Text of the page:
Various other diseases may masquerade as PRES on imaging, including progressive multifocal leukoencephalopathy, demyelinating disorders, infectious diseases (eg, meningitis, encephalitis), and ischemia/infarction. Reversible cerebral vasocon-striction syndrome results from vasoconstriction and manifests during the postpartum period or after use of medications that enhance the adrenergic or serotonergic system. Both reversible cerebral vasoconstriction syndrome and PRES can occur simultaneously, especially in the postpartum setting, and may be challenging to differentiate on CT or MRI. However, on angiographic imaging, there are multiple areas that demonstrate constriction of the cerebral vasculature.14 Acute ischemia or infarction can be differentiated from PRES by the presence of a hyperintense signal on diffusion-weighted imaging and corresponding decreased signal on apparent diffusion coefficient because of reduced movement of water molecules. However, PRES shows an increased intensity of signal on diffusion-weighted imaging that is not associated with corresponding loss of signal on apparent diffusion coefficient.15 Several recent improvements in imaging modalities, including magnetic resonance spectrograph, susceptibility-weighted imaging, positron emission tomography (PET), and single-photon emission tomography, have helped to diagnose complex cases. Increased blood flow in the cerebral circulation is seen as hyperperfusion, increased total blood volume, and shortened perfusion transit span in MRI/CT perfusion images.16 Hemorrhage associated with PRES can be better demonstrated with the susceptibility-weighted imaging technique than with other imaging techniques.17 With fluorodeoxyglucose-PET, low metabolism in PRES can be shown with an associated increased flow in the cerebral circulation, especially as the number of transplants has increased. The incidence of PRES after solid-organ transplant has been reported to range from 0.5% to 5%, depending on the organ transplanted.18 The causes of PRES in transplant settings vary, and these causes can include hypertensive encephalopathy, immunosuppressive drugs used to treat rejection and maintenance of graft function (eg, calcineurin inhibitors [CNI]) and autoimmune diseases,19 the use of high-dose corticosteroid, ischemia-reperfusion injury during surgery, and the use of antibiotics.20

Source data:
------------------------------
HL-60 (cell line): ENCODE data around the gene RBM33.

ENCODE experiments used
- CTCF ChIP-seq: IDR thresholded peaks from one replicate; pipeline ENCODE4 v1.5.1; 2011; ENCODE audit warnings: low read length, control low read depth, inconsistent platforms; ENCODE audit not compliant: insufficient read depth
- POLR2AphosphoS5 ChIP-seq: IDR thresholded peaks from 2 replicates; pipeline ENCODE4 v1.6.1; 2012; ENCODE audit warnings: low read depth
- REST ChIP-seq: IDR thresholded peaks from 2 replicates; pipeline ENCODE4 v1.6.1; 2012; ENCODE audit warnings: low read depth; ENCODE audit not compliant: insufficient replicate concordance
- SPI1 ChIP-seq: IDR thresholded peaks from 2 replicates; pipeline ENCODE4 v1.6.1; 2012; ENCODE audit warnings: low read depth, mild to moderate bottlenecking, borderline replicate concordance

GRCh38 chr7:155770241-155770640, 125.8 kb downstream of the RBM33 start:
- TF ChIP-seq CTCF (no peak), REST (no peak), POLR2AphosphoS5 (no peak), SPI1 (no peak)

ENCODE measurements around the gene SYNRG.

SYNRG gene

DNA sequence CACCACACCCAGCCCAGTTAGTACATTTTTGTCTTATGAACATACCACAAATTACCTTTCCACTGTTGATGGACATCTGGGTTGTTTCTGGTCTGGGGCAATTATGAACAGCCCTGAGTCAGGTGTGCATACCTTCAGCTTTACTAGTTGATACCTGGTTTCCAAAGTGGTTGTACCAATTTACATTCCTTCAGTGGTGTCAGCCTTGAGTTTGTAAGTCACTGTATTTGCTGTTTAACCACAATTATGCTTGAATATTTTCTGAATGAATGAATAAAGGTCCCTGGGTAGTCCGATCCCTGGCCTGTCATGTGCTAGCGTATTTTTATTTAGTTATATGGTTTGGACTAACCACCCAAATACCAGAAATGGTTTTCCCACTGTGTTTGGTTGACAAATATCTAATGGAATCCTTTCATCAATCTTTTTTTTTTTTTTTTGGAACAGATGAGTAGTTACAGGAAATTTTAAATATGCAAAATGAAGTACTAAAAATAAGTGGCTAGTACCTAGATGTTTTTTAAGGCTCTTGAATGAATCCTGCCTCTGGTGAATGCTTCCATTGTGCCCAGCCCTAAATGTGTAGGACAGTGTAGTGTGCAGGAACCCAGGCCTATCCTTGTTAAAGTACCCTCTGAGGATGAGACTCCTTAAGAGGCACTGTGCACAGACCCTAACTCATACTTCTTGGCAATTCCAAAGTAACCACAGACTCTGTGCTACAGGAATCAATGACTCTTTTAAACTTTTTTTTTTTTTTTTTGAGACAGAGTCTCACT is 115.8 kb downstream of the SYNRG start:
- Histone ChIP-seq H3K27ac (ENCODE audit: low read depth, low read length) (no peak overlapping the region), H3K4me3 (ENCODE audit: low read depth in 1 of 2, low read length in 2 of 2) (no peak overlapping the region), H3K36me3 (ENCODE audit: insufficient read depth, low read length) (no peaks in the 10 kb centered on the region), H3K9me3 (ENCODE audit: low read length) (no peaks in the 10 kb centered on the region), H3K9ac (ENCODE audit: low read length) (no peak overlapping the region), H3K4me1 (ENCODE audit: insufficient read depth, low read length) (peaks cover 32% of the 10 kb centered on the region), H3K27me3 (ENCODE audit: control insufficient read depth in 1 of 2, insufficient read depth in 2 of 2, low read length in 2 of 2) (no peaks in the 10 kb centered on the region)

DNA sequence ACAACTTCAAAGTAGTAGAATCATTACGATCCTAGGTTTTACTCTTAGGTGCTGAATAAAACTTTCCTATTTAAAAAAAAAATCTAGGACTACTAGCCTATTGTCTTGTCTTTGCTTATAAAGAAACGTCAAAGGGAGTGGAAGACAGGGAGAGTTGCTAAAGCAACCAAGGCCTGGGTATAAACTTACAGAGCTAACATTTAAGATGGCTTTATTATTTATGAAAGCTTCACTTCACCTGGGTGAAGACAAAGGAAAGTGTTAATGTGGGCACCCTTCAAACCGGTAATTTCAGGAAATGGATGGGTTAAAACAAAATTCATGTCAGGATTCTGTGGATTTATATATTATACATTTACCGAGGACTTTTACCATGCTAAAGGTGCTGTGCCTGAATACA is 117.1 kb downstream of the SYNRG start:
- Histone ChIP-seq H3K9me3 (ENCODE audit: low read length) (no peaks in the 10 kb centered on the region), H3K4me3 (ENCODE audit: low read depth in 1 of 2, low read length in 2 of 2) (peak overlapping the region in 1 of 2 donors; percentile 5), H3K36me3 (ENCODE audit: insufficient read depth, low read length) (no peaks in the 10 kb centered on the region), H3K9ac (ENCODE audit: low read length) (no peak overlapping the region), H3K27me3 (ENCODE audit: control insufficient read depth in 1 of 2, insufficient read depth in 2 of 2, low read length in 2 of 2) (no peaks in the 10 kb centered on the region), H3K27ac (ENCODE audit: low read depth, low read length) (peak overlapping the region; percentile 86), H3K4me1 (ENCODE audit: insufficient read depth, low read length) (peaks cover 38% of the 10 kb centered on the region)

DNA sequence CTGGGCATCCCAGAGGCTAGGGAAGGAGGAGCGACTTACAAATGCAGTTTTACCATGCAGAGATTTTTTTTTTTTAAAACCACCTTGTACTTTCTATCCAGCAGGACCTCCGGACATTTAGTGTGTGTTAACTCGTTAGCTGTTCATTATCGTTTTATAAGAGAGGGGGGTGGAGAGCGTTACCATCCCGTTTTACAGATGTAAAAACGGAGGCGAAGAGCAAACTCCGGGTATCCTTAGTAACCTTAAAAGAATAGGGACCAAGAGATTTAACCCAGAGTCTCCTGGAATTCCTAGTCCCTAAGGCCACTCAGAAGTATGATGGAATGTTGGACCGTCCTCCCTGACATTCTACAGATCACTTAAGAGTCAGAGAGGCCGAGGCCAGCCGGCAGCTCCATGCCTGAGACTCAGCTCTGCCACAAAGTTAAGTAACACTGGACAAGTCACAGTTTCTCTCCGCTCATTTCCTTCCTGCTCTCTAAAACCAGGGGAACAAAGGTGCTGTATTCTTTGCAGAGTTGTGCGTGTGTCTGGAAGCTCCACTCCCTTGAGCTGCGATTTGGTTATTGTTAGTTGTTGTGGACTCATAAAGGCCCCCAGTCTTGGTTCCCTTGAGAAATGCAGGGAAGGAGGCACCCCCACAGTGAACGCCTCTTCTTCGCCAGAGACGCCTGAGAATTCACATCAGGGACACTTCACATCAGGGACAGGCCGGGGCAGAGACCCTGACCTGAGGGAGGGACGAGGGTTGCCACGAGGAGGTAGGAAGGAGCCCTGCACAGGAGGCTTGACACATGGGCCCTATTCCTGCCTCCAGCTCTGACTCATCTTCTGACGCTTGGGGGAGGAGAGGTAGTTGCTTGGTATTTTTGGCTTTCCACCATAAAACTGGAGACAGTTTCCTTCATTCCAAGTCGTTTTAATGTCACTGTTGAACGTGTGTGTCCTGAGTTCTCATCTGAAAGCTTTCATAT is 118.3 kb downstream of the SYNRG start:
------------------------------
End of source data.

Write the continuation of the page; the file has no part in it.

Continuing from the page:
Hypertension is found in approximately 70% to 80% of patients after transplant21 and is associated with PRES in 56% of these patients. A diagnosis of CNI-associated PRES has been reported in 50% to 77% of transplant recipients, who present with altered consciousness and seizure.22 Calcineurin inhibitors are considered as one of the important drugs causing PRES in these patients; CNI levels in these patients have been found to be above the acceptable upper range, with mean cyclosporine concentration of 296 ± 200 ng/mL (range, 44-778 ng/mL) and mean tacrolimus concentration of 17.9 ± 12 ng/mL (range, 4.1-56 ng/mL). Patients having CNI levels in the therapeutic range can also present with PRES, although this is more likely with those under cyclosporine versus tacrolimus treatment (40% vs 25.8%).23

Clinical presentation in the posttransplant setting